Penny-Rose, a stone mason in the Principality of Castaliae is summoned by the Queen. She asks Penny-Rose to marry the prince… but only for one year. To succeed the throne, the prince needs to marry a woman of “unimpeachable virtue.” Startled by such a sudden request, Penny-Rose hesitantly accepts. Despite knowing he is to marry another after her, she is slowly drawn to the prince, and eventually falls in love…
This manga adaptation of Marion Lennox’s A Royal Proposition is brimming with roses and all the romantic clichés one is to expect from a Harlequin title. Working to help her siblings back in her homeland Australia Penny-Rose lives up to her name as being presented to the reader as a hard-working poor woman, she may not have much money her beauty and her kind heart is a truer measure of her value. While working as stone mansion for the royal manor she is approached one day by none other than the royal highness herself! This first meeting will turn Penny-Rose’s life upside down and take her from being a lady of simple means to simply royalty itself.
Prince Alastair is a serious business man and sees Penny-Rose as a necessity to achieve what he wants, the throne. Due to strict guidelines set forth by those before him he must marry someone pure and of “virtue” and plans to do just that but he has guidelines of his own. Shunning an emotional relationship he develops a contract; Penny-Rose will be his “wife” for one year after which he will divorce her for his current lover Bell. Or at least that is what Prince Alastair had hoped to achieve. There is little mention of Bell, Prince Alastair’s lover, but the small bits and scenes the reader gets are a portrait of a woman the complete opposite of Penny-Rose. Bell is more of a reflection of what Alastair longs to be: cold and emotionless. But after spending time with his “fake” wife his tone and manner changes for the better.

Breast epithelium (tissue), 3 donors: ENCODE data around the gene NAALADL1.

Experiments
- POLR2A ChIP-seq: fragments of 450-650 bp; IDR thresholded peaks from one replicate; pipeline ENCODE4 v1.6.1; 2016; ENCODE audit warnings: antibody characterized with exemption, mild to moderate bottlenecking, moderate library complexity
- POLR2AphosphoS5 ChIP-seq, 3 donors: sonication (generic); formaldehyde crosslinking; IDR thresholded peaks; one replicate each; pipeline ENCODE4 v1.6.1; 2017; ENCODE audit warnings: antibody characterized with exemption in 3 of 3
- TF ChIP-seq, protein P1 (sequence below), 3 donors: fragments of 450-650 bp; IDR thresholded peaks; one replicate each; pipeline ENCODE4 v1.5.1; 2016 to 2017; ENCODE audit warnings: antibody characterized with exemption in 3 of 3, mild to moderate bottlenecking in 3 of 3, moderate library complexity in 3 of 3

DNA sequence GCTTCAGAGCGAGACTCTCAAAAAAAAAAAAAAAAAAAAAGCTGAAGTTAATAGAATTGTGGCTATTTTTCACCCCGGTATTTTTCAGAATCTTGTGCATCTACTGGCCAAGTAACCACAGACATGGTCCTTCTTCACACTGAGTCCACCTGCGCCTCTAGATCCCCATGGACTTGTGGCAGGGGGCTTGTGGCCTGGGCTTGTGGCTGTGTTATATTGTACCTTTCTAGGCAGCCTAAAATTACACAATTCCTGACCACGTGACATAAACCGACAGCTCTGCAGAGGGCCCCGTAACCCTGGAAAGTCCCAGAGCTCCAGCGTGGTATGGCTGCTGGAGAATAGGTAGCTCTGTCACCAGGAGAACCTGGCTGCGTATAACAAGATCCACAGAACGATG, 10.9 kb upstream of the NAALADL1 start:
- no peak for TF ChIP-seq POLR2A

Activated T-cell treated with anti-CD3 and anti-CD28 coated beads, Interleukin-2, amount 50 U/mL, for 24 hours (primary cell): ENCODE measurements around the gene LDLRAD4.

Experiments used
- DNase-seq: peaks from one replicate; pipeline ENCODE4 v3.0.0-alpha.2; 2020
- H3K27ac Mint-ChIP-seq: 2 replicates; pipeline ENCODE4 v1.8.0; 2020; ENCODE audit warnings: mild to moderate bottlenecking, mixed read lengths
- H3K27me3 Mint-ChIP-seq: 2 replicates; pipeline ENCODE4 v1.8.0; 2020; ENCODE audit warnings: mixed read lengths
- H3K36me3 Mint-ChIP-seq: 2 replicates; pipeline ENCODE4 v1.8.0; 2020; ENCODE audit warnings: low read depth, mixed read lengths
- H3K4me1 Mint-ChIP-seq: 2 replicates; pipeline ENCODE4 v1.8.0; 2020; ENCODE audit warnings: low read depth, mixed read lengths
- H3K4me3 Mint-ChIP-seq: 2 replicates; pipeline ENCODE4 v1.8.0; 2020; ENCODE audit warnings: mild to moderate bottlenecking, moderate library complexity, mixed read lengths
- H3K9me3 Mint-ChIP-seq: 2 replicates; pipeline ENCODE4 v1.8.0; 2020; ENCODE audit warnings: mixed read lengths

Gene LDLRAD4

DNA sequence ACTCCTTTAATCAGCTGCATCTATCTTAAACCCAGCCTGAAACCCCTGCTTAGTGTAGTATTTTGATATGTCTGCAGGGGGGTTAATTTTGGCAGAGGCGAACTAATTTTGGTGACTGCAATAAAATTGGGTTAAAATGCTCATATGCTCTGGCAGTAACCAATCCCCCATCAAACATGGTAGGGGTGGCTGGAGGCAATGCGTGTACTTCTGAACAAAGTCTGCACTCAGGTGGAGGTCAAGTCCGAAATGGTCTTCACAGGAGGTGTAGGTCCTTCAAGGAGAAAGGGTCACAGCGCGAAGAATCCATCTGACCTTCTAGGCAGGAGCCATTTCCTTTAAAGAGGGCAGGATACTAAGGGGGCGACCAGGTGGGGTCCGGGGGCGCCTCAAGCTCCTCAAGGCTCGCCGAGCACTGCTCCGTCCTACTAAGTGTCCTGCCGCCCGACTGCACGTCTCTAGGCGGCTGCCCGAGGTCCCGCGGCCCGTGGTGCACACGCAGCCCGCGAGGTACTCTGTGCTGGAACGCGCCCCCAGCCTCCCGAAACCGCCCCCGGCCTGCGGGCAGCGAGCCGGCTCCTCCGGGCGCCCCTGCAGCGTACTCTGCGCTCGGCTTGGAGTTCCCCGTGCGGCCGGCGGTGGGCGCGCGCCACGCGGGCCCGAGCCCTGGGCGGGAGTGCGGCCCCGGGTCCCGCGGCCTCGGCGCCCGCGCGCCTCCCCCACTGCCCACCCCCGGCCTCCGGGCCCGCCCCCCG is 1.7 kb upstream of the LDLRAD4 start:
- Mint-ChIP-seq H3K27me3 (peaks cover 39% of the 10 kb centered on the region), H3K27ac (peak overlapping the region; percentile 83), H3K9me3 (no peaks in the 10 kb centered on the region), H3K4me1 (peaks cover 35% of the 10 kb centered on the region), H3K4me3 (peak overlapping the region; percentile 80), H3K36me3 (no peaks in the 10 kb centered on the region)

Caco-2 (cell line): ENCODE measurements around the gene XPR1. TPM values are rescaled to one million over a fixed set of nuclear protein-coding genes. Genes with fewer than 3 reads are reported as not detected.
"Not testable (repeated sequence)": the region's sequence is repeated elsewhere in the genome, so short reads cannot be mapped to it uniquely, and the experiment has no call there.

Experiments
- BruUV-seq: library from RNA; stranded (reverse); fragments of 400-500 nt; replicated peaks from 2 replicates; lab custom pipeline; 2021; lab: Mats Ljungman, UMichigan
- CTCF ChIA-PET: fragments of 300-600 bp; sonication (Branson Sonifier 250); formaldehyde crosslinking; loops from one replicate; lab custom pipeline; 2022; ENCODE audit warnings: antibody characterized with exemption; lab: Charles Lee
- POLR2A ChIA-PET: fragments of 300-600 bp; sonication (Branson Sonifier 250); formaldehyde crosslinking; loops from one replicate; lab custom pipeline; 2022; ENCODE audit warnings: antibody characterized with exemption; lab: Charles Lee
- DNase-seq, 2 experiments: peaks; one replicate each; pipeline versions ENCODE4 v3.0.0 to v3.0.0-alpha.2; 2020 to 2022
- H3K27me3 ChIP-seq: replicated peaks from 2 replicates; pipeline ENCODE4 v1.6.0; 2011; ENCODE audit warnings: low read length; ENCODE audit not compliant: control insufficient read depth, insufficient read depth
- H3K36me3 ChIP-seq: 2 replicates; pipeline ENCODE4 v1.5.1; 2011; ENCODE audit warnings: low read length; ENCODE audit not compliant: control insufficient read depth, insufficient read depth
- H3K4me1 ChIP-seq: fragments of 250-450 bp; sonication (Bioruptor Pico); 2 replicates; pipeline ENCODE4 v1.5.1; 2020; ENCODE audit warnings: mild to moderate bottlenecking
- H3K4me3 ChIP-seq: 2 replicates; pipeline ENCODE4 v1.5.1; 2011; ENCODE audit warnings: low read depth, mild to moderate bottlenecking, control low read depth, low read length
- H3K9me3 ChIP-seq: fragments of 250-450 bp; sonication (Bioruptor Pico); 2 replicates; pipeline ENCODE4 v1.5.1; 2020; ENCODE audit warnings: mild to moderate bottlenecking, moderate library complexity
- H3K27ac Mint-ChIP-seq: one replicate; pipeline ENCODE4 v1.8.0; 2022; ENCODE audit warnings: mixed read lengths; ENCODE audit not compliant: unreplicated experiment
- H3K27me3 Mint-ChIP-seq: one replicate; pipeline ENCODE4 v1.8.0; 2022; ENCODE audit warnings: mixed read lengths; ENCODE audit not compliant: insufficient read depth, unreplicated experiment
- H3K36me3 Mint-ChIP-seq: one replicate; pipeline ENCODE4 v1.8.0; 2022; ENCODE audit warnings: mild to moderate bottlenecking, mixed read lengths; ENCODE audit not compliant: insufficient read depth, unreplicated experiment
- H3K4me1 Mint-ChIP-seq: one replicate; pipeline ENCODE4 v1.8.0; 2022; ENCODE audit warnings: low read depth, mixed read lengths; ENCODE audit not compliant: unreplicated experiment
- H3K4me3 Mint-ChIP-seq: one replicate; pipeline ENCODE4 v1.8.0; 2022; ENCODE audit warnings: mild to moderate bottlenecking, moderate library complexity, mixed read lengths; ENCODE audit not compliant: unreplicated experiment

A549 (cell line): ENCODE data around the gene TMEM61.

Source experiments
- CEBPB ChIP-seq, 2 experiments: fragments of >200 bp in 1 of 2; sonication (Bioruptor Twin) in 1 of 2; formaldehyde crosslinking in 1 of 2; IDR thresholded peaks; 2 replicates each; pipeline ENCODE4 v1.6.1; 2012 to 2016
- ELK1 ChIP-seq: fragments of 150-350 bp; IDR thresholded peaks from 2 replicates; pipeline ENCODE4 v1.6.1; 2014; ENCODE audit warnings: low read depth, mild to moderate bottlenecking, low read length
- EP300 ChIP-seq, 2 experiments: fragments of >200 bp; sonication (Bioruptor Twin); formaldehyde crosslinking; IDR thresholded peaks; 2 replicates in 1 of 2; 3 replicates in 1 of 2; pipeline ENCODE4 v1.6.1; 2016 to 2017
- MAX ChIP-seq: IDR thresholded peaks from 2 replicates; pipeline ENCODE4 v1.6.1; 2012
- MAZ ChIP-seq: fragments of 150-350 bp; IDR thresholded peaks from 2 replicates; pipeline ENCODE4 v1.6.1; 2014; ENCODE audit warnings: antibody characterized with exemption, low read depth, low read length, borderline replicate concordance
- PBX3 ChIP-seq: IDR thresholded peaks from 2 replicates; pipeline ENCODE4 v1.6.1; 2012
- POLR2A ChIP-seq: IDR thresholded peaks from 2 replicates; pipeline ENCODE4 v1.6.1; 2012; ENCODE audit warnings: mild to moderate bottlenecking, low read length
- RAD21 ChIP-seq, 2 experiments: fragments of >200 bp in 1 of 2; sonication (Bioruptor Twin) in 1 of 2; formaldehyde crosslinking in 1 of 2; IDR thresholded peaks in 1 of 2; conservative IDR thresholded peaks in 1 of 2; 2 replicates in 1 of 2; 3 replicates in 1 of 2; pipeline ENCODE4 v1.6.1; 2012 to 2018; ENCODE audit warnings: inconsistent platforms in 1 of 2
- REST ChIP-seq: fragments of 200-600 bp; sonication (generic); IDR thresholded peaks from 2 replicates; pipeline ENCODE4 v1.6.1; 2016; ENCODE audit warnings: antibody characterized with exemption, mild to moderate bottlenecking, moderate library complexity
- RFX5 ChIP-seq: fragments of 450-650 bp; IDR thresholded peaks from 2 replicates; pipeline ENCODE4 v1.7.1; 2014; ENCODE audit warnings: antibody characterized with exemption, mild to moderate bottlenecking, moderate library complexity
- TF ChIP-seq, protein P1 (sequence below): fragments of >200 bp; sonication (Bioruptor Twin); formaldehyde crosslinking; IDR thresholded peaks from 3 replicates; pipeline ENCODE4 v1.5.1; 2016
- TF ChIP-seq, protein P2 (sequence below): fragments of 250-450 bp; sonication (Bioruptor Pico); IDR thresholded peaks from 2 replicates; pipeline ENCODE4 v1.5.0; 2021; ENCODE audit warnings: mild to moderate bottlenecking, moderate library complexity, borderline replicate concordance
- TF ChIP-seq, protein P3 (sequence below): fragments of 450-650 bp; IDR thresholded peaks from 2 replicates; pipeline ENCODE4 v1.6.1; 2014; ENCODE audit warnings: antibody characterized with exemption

Terrible font aside the plot flowed rather smoothly as there were not many shocking twists and turns in the story line. The artwork overall was good though at first it took my eyes a few pages to get used to. I felt that the characters were well-developed enough that their own personalities shown through any rough patches of the style and horrid font that was used (can’t help mentioning it twice.)
I enjoyed this as a light and refreshing read during a rainy day. This one-shot manga adaptation of A Royal Proposition has a very likable lead female character. I think I enjoyed this, more so than some of the Harlequin manga titles I’ve read so far, because of how strong and yet fragile Penny-Rose is. Usually fantasy titles of woman being married off to royalty involve that they disregard their past hardships but Penny-Rose insisted on still learning her trade of being a stone mansion. While still being a working woman she maintains her soft, delicate, and caring aura that surrounded her throughout the tale.
This review is based on of eManga’s online edition of “A Royal Proposition” which is also available in electronic format for Kindle users on Amazon.com for digital download.